Finding Glorious: Nearly 50 Pages


Last year I served on the Rank and Tenure Committee and I remember reading the extremely long files for folks going up for review as well as those that were strategic, well-written and short.  I am up for my pre-professor review this year and, while my review will eventually be well-written after many drafts and it may be strategic, it will definitely not be short.  
Oftentimes when I was on the committee, I would read an especially long file and recognize my own hand in encouraging that person to put it all in there.  It’s advice that I received myself years ago.  You see, if a Rank and Tenure Committee reviews your file and then denies you promotion based on what you included within your documents, you can easily appeal on the grounds that the fault that the Committee found was already answered in the documents.  There are no grounds for appeal if, let’s say, someone on the committee serves with you on a committee or should know about whatever you did and didn’t bring it up to the Committee as a whole.  If you didn’t put it in your file, it’s not supposed to exist to the Committee.  You can’t appeal on something that doesn’t exist for their perusal and review.  So, long before I ever served on the Rank and Tenure Committee I always encouraged candidates to put it ALL in there and include evidence in those appendices.  
When I went up for tenure, my narrative on teaching, scholarship, and service was around 40 pages or so single spaced, though the recommended guideline is 25 pages.  When I received my tenure letter, though, there were only two criticisms from the committee:  Separate evidence of teaching effectiveness (such as supervision of capstone projects and team teaching) from service activities (organizing workshops, guest class lectures, and facilitating Critical Community Groups) and that I exceeded the requirements for service.  
Here I am now, though, at nearly 50 pages for my pre-professor review and I can’t seem to shut up about what I do in teaching, scholarship, and service. I’m supposed to be verbose if I want to make the full professor rank, and I dread this.  Every time I was up for review in the past, I would find a cafe and just sit for 6-8 hours at a time for 3 to 7 days to get it done.  This time a few of my friends at Saint Mary’s this summer decided to work together, setting aside weekly time to write together, whether the pre-professor document or other articles and conference proposals.  The writing tasks of your average scholar trying to be greater than average.  All 4 of us have or were going to have young children soon and we are highly committed to service.  Among us was a former program director, former Rank and Tenure member, a rising program director, a department chair, a director of a signature program of the campus, a director of advising for all undergraduates, a senator on the Academic Senate, among our other responsibilities.  Look at the roles again and you will realize that at least one of us had several responsibilities alone.  The reality is that all of us did this summer.  I just haven’t listed them all.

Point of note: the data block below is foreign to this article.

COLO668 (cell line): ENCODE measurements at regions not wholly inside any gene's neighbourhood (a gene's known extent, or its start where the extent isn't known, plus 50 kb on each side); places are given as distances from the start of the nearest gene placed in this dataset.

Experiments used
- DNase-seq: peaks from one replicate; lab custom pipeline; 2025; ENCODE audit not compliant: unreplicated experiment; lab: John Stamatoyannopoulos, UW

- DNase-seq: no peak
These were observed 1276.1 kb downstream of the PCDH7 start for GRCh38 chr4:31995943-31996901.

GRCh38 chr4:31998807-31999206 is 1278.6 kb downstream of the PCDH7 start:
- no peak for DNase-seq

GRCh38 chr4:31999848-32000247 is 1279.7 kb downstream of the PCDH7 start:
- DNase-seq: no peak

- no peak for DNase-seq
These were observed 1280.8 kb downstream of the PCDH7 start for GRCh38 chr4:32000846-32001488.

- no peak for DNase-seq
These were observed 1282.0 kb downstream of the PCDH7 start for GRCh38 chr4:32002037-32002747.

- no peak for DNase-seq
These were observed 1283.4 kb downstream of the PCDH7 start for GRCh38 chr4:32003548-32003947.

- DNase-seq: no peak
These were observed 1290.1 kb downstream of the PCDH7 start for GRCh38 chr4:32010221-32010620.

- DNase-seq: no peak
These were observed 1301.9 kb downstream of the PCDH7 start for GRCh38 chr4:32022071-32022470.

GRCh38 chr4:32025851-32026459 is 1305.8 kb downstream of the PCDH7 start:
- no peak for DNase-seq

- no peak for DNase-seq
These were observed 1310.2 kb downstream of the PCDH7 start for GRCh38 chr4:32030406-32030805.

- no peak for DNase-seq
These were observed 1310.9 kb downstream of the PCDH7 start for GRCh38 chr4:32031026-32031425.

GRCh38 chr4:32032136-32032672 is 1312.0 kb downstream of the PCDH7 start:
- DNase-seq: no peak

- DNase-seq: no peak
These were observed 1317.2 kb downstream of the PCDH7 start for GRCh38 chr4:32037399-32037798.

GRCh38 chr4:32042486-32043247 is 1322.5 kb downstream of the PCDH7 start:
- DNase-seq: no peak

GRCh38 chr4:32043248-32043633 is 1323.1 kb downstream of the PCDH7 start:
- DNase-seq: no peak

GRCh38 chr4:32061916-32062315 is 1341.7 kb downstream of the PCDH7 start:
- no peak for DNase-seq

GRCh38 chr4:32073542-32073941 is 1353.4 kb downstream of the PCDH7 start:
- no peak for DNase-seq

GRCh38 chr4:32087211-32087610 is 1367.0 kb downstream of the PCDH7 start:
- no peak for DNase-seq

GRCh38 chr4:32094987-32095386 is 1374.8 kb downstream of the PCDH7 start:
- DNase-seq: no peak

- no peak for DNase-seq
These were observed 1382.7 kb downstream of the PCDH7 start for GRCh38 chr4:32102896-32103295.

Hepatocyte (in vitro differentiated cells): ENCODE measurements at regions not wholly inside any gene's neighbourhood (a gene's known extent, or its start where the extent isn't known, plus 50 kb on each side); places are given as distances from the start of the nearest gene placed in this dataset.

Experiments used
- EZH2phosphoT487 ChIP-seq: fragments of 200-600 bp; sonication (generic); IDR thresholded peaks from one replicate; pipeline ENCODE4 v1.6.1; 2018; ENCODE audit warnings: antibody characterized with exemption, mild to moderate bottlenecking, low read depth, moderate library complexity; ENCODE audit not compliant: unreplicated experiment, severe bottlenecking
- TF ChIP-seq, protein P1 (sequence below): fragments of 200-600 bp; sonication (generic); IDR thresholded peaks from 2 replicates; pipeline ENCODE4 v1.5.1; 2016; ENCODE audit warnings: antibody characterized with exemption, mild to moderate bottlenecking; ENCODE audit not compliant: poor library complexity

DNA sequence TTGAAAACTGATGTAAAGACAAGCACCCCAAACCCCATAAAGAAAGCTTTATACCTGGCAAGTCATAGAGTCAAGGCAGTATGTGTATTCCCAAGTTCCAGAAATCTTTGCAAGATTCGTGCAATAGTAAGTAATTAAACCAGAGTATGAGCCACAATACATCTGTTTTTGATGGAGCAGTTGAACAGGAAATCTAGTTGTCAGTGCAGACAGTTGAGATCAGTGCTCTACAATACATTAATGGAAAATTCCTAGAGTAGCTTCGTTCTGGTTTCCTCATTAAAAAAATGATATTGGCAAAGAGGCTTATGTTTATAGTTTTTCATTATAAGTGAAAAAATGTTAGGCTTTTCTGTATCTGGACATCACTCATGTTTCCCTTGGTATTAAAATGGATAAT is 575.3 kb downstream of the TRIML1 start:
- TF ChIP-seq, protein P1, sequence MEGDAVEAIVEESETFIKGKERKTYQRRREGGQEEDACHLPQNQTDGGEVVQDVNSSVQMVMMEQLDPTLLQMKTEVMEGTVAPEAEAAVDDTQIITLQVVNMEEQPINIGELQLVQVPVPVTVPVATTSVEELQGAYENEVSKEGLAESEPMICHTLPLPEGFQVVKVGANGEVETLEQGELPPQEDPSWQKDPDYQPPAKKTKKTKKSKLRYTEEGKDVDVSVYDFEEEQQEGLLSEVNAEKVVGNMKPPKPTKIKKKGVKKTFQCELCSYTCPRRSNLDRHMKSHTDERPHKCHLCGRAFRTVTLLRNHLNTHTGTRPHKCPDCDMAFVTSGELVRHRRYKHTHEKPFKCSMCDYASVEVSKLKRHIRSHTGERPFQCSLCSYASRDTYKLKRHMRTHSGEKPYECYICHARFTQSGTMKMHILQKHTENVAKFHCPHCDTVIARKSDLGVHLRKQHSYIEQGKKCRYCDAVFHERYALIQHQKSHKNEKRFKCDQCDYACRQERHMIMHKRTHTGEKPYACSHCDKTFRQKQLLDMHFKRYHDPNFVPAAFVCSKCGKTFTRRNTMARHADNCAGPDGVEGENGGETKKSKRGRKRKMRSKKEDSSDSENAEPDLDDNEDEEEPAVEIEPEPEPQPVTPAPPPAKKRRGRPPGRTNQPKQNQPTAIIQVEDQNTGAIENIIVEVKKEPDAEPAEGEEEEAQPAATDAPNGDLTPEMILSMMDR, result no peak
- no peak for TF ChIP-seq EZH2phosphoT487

Anyway, each week up to 3 would gather – we could never get all 4 together since we had all of those commitments, some of them not stopping in the summer in addition to conferences, fellowships and family travel – to chat, write, and talk about what we needed to include.  I was definitely one who enjoyed the chatting and the strategizing far more than the actual writing, but still I had the goal of getting this thing done by July 10 since baby was due July 14.  When I was being especially ambitious, I would say my goal was to get it done by June 27, because that’s when I dreamt baby would come … but I always knew that was a dream.  I didn’t stop my term as director of my program until June 8 and soon after I started a fellowship so I was struggling to find the free time.  
Plus I dread talking about my accomplishments and work.  I’d rather just do the work and write about doing the work even.  I can reflect all day about doing this and that and writing and editing and what have you, but there’s something about singing my own praises in there attached to the high stakes nature of it all that makes me anxious, dredging up tons of self-doubt and feelings of unworthiness.  I’m worthy of full professorship, I have to tell myself over and over again.  
There’s no doubt that this is also high stakes.  At SMC, to be reviewed for full professor you have to do a pre-professor review so that the Rank and Tenure Committee can give you formative feedback.  You can’t go up for professor without it.  You are eligible for pre-professor review at rank Associate II-4 on the step ladder, but I don’t think you are eligible for full professor until Rank Associate II-6 on the ladder, potentially giving me two years to receive the feedback and make magic happen or just keep the ship steady.  And promotion comes with additional esteem, engagement in a different way in service, a financial boost, and some additional sway.  There’s a liberation and an ability to even more freely speak on and off campus.  My goal has been to gain professor as rank for myself and also to be able to even more mentor and support junior faculty.  My other goal has been to use a promotion to agitation even more for social justice oriented transformation.